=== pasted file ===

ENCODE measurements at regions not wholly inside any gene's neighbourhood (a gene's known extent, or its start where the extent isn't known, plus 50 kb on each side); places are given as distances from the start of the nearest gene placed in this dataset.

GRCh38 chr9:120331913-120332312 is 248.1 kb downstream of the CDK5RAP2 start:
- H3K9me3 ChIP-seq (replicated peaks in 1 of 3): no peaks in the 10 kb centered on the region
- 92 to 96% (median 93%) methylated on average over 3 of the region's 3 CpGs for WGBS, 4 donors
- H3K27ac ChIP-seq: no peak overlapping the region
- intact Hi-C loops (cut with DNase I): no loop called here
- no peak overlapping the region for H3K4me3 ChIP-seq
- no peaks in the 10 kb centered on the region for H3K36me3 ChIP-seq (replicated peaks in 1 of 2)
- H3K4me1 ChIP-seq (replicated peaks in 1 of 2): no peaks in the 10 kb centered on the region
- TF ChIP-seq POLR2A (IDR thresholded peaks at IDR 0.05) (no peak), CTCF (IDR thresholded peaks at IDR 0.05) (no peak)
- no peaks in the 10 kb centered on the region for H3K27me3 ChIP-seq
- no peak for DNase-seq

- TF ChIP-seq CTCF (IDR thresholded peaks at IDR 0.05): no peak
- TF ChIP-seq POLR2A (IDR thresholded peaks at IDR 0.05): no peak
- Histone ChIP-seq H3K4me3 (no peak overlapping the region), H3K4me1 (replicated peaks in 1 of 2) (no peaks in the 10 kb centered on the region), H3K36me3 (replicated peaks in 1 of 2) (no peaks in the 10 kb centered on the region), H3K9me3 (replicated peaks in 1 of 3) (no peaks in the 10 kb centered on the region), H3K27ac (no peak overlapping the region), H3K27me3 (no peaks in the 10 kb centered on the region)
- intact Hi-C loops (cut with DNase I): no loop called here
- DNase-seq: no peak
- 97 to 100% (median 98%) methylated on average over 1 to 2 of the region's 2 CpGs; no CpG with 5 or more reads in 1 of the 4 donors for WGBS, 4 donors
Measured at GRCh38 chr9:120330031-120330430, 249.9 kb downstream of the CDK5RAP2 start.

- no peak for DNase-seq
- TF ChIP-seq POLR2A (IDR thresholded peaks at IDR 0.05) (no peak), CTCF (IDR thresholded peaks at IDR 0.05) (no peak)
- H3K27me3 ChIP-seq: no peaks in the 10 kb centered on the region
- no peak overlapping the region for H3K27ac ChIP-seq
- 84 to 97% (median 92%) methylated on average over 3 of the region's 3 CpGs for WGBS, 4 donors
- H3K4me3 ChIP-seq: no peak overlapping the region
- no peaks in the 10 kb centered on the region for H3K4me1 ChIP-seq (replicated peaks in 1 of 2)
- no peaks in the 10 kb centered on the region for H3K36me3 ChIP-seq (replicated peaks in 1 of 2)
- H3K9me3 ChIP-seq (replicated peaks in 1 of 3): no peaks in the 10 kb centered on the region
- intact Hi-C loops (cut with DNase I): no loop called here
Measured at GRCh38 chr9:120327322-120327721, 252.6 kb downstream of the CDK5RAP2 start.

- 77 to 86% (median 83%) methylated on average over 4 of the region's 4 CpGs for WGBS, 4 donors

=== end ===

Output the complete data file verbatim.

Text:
ENCODE measurements at regions not wholly inside any gene's neighbourhood (a gene's known extent, or its start where the extent isn't known, plus 50 kb on each side); places are given as distances from the start of the nearest gene placed in this dataset.

GRCh38 chr9:120331913-120332312 is 248.1 kb downstream of the CDK5RAP2 start:
- H3K9me3 ChIP-seq (replicated peaks in 1 of 3): no peaks in the 10 kb centered on the region
- 92 to 96% (median 93%) methylated on average over 3 of the region's 3 CpGs for WGBS, 4 donors
- H3K27ac ChIP-seq: no peak overlapping the region
- intact Hi-C loops (cut with DNase I): no loop called here
- no peak overlapping the region for H3K4me3 ChIP-seq
- no peaks in the 10 kb centered on the region for H3K36me3 ChIP-seq (replicated peaks in 1 of 2)
- H3K4me1 ChIP-seq (replicated peaks in 1 of 2): no peaks in the 10 kb centered on the region
- TF ChIP-seq POLR2A (IDR thresholded peaks at IDR 0.05) (no peak), CTCF (IDR thresholded peaks at IDR 0.05) (no peak)
- no peaks in the 10 kb centered on the region for H3K27me3 ChIP-seq
- no peak for DNase-seq

- TF ChIP-seq CTCF (IDR thresholded peaks at IDR 0.05): no peak
- TF ChIP-seq POLR2A (IDR thresholded peaks at IDR 0.05): no peak
- Histone ChIP-seq H3K4me3 (no peak overlapping the region), H3K4me1 (replicated peaks in 1 of 2) (no peaks in the 10 kb centered on the region), H3K36me3 (replicated peaks in 1 of 2) (no peaks in the 10 kb centered on the region), H3K9me3 (replicated peaks in 1 of 3) (no peaks in the 10 kb centered on the region), H3K27ac (no peak overlapping the region), H3K27me3 (no peaks in the 10 kb centered on the region)
- intact Hi-C loops (cut with DNase I): no loop called here
- DNase-seq: no peak
- 97 to 100% (median 98%) methylated on average over 1 to 2 of the region's 2 CpGs; no CpG with 5 or more reads in 1 of the 4 donors for WGBS, 4 donors
Measured at GRCh38 chr9:120330031-120330430, 249.9 kb downstream of the CDK5RAP2 start.

- no peak for DNase-seq
- TF ChIP-seq POLR2A (IDR thresholded peaks at IDR 0.05) (no peak), CTCF (IDR thresholded peaks at IDR 0.05) (no peak)
- H3K27me3 ChIP-seq: no peaks in the 10 kb centered on the region
- no peak overlapping the region for H3K27ac ChIP-seq
- 84 to 97% (median 92%) methylated on average over 3 of the region's 3 CpGs for WGBS, 4 donors
- H3K4me3 ChIP-seq: no peak overlapping the region
- no peaks in the 10 kb centered on the region for H3K4me1 ChIP-seq (replicated peaks in 1 of 2)
- no peaks in the 10 kb centered on the region for H3K36me3 ChIP-seq (replicated peaks in 1 of 2)
- H3K9me3 ChIP-seq (replicated peaks in 1 of 3): no peaks in the 10 kb centered on the region
- intact Hi-C loops (cut with DNase I): no loop called here
Measured at GRCh38 chr9:120327322-120327721, 252.6 kb downstream of the CDK5RAP2 start.

- 77 to 86% (median 83%) methylated on average over 4 of the region's 4 CpGs for WGBS, 4 donors